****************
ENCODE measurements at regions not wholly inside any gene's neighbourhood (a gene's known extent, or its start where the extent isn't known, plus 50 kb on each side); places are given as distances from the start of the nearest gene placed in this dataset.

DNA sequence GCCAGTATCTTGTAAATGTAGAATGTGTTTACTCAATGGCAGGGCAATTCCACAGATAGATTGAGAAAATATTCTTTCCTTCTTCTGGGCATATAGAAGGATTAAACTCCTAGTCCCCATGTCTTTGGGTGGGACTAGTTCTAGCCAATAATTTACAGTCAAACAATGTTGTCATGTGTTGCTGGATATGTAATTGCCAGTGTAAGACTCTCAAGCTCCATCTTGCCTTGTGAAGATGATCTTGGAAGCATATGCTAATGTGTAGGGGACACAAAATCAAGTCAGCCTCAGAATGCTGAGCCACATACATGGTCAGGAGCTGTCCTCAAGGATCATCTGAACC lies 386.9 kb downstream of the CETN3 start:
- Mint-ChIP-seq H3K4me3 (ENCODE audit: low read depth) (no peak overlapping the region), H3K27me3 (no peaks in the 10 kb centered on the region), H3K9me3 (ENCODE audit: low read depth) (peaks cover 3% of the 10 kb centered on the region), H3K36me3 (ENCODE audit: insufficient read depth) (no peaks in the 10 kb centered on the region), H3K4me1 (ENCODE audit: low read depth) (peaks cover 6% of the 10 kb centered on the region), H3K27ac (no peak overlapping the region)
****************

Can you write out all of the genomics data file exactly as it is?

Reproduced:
ENCODE measurements at regions not wholly inside any gene's neighbourhood (a gene's known extent, or its start where the extent isn't known, plus 50 kb on each side); places are given as distances from the start of the nearest gene placed in this dataset.

DNA sequence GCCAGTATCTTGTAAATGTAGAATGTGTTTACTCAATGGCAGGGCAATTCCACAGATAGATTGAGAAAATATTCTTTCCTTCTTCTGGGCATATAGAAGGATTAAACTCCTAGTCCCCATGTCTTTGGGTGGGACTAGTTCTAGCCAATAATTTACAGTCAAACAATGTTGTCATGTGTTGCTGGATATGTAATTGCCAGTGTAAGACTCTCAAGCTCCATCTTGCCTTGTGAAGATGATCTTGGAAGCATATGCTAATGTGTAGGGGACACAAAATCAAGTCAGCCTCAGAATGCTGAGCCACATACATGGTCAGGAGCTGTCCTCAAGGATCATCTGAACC lies 386.9 kb downstream of the CETN3 start:
- Mint-ChIP-seq H3K4me3 (ENCODE audit: low read depth) (no peak overlapping the region), H3K27me3 (no peaks in the 10 kb centered on the region), H3K9me3 (ENCODE audit: low read depth) (peaks cover 3% of the 10 kb centered on the region), H3K36me3 (ENCODE audit: insufficient read depth) (no peaks in the 10 kb centered on the region), H3K4me1 (ENCODE audit: low read depth) (peaks cover 6% of the 10 kb centered on the region), H3K27ac (no peak overlapping the region)